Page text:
A pandemic like COVID-19 expands exponentially when the virus is allowed to take hold in a community.  This fact renders evidence of where the disease is—and how it is spreading—one of the most powerful tools for public health decision-makers. Test, trace and isolate: that’s the ‘gold standard’ approach for managing viral epidemics. 

But the logistical challenge of achieving this approach for COVID-19 is enormous. As of late October 2020, despite extensive public health measures, cases were either persistent or growing in many areas of the country. Canada has surpassed 220,000 cases and 10,000 deaths in this pandemic and is approaching 10,000,000 people clinically tested. Testing rates in Canada’s four most populated provinces (which account for 96% of COVID-19 cases) represent 12% of the population in BC, 22% in Quebec, 33% in Ontario and 39% in Alberta.  

Public health experts advocate for even higher rates of testing as we strive to better understand how and where the disease is spreading. Adding to this daunting task is the fact that COVID-19 can be spread unknowingly by asymptomatic and pre-symptomatic infected individuals, further magnifying the challenge of detecting and managing the virus through clinical testing. Successful detection is further hampered where clinical testing is rationed, as those without symptoms are unlikely to be tested. While the main firefighting efforts of clinical testing and tracing are being expanded and applied to the blaze, there is a need to understand the nature and extent of the fire and, importantly, identify where the next pile of smouldering embers is likely to burst into flame if not quickly stamped out.  

With the potential to complement and augment the clinical testing approach, testing for community presence of SARS-CoV-2 through sewage (municipal wastewater) has exploded in research and interest over the past 7 months. Often referred to as wastewater-based epidemiology (WBE), sewage-based testing offers the possibility of early community detections and may also address the issue of asymptomatic disease. 

Using WBE to reflect community health and disease spread is not new. However, in early March of this year pioneering efforts were made in the Netherlands to adapt their sewage monitoring program to look for genetic signals of SARS-CoV-2. The importance of this technique in the context of COVID-19 stems from the fact that SARS-CoV-2 is shed in the faeces of infected individuals—even those who are asymptomatic or pre-symptomatic. In communities where COVID-19 infection is present, the detection of SARS-CoV-2 in wastewater is expected.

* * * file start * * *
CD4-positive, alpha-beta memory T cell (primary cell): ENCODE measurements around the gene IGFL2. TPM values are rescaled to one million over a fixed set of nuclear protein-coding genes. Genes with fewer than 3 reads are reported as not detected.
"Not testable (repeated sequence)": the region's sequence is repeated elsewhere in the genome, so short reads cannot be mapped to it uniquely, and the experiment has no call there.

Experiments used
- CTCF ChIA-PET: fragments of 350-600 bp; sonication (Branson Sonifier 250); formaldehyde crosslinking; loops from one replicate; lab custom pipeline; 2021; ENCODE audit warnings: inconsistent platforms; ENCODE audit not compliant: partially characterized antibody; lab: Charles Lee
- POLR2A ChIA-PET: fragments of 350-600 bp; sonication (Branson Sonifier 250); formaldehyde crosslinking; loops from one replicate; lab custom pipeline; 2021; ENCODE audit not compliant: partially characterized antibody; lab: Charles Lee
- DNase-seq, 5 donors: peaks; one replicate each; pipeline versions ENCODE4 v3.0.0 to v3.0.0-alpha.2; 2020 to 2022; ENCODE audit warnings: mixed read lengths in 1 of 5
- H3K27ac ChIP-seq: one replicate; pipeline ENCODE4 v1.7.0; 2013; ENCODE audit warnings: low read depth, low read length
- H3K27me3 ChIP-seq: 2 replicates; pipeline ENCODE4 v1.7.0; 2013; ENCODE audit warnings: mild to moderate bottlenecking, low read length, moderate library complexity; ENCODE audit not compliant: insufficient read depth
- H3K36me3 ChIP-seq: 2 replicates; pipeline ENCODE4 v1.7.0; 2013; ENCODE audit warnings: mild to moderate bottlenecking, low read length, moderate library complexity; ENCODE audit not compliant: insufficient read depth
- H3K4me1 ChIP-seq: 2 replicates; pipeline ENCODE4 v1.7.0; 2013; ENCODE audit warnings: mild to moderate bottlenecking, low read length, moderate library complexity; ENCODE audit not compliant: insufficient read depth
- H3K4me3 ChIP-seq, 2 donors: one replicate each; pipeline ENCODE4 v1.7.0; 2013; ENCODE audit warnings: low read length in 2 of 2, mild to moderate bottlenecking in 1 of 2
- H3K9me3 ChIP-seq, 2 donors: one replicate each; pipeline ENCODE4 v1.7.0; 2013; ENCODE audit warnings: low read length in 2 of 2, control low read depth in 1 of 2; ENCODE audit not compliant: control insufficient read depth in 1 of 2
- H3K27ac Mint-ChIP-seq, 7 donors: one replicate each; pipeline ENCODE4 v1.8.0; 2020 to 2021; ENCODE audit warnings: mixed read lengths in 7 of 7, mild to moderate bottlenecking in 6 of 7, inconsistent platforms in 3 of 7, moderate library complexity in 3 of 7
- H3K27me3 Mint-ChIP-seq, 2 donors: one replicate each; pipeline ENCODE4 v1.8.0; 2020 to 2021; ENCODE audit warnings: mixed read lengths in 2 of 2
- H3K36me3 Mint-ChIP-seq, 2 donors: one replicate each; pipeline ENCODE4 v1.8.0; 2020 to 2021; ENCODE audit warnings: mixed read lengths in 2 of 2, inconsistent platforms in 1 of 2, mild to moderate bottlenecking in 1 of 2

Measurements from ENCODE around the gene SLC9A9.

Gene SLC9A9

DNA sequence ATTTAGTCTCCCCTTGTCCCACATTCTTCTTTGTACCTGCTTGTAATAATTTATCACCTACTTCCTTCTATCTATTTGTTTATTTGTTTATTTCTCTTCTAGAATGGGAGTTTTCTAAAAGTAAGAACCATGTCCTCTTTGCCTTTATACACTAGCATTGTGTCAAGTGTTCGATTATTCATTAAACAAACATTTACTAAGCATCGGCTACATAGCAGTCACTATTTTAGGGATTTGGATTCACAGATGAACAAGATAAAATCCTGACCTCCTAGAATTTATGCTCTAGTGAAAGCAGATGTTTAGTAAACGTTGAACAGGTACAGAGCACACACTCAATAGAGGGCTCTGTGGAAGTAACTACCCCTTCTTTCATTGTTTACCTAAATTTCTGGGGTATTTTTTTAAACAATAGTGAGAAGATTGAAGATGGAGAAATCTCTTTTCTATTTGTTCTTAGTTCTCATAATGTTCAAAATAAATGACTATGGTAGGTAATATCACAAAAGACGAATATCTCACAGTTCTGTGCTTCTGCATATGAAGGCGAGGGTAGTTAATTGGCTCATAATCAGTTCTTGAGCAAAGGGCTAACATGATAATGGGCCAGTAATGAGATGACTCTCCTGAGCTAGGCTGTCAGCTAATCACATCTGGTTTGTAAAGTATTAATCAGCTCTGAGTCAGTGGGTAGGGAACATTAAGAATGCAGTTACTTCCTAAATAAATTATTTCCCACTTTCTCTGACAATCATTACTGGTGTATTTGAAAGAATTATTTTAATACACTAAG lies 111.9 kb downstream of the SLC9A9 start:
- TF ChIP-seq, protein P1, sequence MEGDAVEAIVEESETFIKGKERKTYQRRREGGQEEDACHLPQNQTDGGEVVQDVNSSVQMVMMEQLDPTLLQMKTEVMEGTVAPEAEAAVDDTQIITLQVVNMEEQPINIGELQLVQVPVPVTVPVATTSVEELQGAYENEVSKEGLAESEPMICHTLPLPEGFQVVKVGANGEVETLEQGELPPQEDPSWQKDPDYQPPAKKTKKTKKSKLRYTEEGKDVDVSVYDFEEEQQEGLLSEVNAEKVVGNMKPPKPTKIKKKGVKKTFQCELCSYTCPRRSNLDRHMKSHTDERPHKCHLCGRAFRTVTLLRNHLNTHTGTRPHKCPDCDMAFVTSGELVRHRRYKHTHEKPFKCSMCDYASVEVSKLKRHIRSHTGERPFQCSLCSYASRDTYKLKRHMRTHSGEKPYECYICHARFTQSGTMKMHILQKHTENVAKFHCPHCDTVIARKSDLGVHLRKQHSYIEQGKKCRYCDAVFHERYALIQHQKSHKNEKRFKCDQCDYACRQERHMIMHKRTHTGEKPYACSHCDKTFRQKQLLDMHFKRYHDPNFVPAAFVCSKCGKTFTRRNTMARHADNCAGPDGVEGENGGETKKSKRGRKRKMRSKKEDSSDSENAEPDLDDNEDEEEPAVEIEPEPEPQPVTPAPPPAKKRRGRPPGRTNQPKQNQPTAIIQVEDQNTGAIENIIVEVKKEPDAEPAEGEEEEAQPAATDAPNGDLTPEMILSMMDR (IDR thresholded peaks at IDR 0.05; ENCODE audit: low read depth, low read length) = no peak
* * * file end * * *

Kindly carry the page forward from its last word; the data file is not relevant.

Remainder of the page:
The Dutch researchers had already been engaged in WBE for a few years detecting other viruses in wastewater when the pandemic arose, providing them with the experience and capacity to take on this new challenge. Those early investigations suggested the technique could indeed be useful for SARS-CoV-2 community detection. In the space of a few months, research and efforts to test the technique grew exponentially, with WBE investigations focused on SARS-CoV-2 taking place in over 50 countries. Several European countries (the Netherlands, Germany, Finland) and the European Union are now funding national WBE networks, and the US Centres for Disease Control and Prevention is implementing a National Wastewater Surveillance System.

Canadian Water Network (CWN) learned of these initiatives in March, prior to publication of the initial research, through its participation in the Global Water Research Coalition. Interest in the potential for WBE to support the fight against COVID-19 initially emerged among the research community and water utilities, and almost immediately exploded, even as the fires of the COVID-19 epidemic were raging and spreading across the globe. 

The need to develop new methods that could genuinely help public-health decision makers—without distracting them from their core task—was clear. It was also clear that conventional and established systems of developing, assessing and communicating science to inform policy and management actions were not going to be rapid or agile enough to address the pressing need amidst this unprecedented reality. In addition, despite the importance and potential of this new application of WBE to COVID-19, the strengths, limitations and pitfalls of this new application to pragmatically inform and achieve more evidence-informed decisions remained unknown. 

Recognizing these gaps, CWN launched the Canadian COVID-19 Wastewater Coalition in April to facilitate efforts to investigate the feasibility and utility of applying WBE in Canada to inform public health decisions. The Coalition leverages an unprecedented level of global cooperation and sharing among WBE researchers. It also builds on national and global knowledge sharing within the public health community to rapidly advance and assess the potential for WBE to assist in managing the pandemic. 

The Coalition provides a model for the development of an effective ‘fire support team’ that can provide a stronger evidence base for the public health community to achieve more effective and proactive management of the COVID-19 fire. The key to success is not simply the effective aggregation and synthesis of rapidly evolving information, but the critical role of establishing networked relationships and trust. A reality in the complex world of science to policy is that much of the information analysis cycle is based on trust in the source of that information. In the middle of a fast-moving and global firefight, relationships and trust become at least as important—if not more important—than the effective collection of relevant evidence itself.